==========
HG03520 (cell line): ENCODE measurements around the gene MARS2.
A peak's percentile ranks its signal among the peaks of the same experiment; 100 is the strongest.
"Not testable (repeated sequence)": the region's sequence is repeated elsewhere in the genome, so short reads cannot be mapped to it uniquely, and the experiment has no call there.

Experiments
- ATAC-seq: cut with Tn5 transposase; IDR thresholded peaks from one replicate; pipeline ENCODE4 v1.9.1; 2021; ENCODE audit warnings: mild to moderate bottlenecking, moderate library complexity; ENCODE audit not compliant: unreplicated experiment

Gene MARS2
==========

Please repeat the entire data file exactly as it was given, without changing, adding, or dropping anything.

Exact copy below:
HG03520 (cell line): ENCODE measurements around the gene MARS2.
A peak's percentile ranks its signal among the peaks of the same experiment; 100 is the strongest.
"Not testable (repeated sequence)": the region's sequence is repeated elsewhere in the genome, so short reads cannot be mapped to it uniquely, and the experiment has no call there.

Experiments
- ATAC-seq: cut with Tn5 transposase; IDR thresholded peaks from one replicate; pipeline ENCODE4 v1.9.1; 2021; ENCODE audit warnings: mild to moderate bottlenecking, moderate library complexity; ENCODE audit not compliant: unreplicated experiment

Gene MARS2